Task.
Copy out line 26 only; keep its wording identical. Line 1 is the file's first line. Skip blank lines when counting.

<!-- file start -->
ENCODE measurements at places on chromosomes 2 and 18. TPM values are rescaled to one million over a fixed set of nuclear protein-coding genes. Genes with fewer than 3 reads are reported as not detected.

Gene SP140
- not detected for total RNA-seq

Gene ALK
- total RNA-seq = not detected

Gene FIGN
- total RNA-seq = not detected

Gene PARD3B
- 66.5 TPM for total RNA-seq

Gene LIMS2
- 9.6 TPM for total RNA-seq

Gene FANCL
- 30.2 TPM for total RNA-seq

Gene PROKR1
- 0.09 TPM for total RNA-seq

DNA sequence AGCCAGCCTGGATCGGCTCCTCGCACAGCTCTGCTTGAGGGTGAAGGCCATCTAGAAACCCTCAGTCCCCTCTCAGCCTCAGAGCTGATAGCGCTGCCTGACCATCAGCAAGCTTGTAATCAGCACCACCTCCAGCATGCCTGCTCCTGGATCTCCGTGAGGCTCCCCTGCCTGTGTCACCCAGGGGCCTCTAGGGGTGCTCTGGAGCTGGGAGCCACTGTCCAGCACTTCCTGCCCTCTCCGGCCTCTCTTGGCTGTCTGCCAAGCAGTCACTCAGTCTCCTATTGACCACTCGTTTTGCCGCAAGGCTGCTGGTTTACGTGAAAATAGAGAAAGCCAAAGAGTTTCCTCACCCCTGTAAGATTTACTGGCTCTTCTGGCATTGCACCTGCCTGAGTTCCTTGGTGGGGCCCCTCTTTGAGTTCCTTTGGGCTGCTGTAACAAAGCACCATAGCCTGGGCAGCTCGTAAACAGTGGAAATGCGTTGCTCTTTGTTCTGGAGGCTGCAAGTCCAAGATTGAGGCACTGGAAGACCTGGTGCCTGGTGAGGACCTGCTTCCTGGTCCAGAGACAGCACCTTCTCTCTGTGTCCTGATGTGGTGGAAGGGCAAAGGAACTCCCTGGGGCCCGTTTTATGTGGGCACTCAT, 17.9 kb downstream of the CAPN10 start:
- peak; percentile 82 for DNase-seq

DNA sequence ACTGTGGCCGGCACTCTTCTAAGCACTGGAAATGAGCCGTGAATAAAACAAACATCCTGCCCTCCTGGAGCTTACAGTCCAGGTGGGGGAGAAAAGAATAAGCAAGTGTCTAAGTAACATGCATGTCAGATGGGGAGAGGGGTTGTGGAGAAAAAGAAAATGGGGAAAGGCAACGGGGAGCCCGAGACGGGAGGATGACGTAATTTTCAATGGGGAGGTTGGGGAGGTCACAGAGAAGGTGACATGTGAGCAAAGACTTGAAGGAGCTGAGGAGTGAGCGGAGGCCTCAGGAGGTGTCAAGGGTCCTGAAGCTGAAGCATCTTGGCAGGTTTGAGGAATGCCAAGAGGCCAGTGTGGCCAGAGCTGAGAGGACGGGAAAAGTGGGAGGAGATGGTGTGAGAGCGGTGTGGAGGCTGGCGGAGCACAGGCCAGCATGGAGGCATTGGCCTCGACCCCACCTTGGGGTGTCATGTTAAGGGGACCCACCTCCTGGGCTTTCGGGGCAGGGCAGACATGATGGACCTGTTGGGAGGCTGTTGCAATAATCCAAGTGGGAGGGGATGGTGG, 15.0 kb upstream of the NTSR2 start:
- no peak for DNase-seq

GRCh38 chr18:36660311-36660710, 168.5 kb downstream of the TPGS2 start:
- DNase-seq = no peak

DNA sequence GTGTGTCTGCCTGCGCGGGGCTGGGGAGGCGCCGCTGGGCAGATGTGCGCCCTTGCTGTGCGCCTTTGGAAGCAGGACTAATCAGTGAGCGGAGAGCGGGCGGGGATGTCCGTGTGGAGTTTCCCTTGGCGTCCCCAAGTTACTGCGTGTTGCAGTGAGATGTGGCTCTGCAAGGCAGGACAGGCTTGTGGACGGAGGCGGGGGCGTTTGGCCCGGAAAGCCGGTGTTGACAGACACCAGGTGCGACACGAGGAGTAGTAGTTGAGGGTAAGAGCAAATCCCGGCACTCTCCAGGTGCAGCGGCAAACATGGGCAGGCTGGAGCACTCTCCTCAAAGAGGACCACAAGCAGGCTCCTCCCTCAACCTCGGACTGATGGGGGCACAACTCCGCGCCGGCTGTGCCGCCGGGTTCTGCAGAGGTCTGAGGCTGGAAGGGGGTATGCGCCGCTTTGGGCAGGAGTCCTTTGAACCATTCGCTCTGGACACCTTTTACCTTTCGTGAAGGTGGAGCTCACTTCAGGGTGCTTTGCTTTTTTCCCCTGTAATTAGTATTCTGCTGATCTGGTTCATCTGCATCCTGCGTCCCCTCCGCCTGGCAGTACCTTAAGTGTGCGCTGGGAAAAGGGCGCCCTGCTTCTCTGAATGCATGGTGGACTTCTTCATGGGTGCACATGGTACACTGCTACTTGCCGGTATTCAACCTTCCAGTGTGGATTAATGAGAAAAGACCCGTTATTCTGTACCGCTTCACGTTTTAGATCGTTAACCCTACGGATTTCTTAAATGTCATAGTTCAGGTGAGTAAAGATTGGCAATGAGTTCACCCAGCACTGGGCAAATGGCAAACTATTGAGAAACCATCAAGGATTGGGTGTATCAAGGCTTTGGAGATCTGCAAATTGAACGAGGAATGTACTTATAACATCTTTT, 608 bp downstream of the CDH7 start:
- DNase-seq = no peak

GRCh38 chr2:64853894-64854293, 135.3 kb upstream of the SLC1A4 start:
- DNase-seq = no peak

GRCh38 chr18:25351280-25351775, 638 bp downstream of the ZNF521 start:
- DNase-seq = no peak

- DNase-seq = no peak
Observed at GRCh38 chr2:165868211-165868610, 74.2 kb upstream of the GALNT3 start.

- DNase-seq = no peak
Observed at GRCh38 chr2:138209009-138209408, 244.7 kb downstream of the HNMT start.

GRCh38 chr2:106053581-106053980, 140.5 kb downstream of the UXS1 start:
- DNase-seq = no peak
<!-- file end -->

GRCh38 chr18:25351280-25351775, 638 bp downstream of the ZNF521 start: